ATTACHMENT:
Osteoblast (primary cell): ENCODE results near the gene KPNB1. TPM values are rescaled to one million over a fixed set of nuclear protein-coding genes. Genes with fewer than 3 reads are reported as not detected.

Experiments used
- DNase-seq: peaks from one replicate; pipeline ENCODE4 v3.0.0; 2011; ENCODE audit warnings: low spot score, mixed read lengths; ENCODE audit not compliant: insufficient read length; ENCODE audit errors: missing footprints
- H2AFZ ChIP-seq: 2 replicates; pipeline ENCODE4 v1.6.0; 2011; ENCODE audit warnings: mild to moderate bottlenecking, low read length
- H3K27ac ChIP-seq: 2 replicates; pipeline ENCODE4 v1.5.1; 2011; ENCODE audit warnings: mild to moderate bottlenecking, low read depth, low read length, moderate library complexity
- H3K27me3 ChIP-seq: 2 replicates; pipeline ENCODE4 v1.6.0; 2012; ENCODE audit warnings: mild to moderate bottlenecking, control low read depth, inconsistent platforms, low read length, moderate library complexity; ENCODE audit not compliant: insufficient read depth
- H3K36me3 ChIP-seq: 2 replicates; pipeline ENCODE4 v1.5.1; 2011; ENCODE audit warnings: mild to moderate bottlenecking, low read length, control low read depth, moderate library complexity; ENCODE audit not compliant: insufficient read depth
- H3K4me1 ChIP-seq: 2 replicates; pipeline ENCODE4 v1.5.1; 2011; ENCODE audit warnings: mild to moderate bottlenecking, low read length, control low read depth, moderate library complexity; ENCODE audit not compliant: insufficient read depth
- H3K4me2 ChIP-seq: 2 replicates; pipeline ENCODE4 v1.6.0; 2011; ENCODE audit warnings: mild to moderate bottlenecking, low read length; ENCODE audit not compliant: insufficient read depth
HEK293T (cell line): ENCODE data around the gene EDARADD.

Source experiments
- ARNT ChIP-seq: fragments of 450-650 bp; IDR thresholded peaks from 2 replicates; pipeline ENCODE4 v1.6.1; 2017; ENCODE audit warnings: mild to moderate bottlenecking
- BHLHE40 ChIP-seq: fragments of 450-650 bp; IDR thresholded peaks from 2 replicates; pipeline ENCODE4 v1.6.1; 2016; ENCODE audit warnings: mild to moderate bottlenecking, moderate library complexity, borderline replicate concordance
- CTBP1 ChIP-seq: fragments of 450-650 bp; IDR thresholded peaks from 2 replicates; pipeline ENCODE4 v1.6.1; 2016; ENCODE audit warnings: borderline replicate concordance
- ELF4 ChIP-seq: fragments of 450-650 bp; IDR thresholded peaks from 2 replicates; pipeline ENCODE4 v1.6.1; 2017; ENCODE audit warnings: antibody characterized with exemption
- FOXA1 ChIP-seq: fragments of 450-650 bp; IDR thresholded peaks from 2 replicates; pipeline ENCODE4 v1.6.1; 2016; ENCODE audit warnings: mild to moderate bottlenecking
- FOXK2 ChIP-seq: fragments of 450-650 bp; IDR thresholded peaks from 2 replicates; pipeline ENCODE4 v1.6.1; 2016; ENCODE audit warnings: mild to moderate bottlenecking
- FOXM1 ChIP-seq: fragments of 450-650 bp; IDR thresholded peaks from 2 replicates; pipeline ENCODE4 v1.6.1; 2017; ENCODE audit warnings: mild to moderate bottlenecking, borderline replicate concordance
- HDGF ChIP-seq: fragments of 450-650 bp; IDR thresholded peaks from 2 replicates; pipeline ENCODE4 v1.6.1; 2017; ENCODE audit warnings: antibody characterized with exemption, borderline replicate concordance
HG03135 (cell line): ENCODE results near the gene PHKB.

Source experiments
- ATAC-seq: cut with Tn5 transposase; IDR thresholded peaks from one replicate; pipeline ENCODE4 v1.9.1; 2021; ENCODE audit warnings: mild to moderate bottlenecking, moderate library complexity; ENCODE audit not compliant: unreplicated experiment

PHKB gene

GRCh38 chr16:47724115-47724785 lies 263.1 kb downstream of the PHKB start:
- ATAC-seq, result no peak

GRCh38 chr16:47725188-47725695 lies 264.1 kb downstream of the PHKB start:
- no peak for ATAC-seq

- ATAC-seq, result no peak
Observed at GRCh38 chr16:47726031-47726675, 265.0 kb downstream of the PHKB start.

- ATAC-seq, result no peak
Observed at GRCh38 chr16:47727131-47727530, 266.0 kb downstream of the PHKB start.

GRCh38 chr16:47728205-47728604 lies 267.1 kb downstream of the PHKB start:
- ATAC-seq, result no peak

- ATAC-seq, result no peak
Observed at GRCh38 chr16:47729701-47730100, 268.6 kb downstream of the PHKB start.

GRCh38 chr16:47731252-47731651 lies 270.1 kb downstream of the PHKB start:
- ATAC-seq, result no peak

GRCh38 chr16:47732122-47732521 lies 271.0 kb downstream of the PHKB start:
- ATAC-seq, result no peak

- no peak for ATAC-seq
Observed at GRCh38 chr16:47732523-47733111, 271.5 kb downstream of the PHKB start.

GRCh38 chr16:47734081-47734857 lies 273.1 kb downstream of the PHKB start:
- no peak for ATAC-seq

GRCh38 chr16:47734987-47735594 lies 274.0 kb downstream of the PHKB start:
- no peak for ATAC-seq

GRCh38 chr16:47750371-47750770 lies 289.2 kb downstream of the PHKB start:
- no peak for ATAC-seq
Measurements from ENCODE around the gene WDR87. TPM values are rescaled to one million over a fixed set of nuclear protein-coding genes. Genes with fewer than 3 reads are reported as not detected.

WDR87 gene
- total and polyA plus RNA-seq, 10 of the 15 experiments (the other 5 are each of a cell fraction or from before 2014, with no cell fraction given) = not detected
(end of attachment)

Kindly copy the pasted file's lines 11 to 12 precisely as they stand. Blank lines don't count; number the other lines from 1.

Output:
Source experiments
- ARNT ChIP-seq: fragments of 450-650 bp; IDR thresholded peaks from 2 replicates; pipeline ENCODE4 v1.6.1; 2017; ENCODE audit warnings: mild to moderate bottlenecking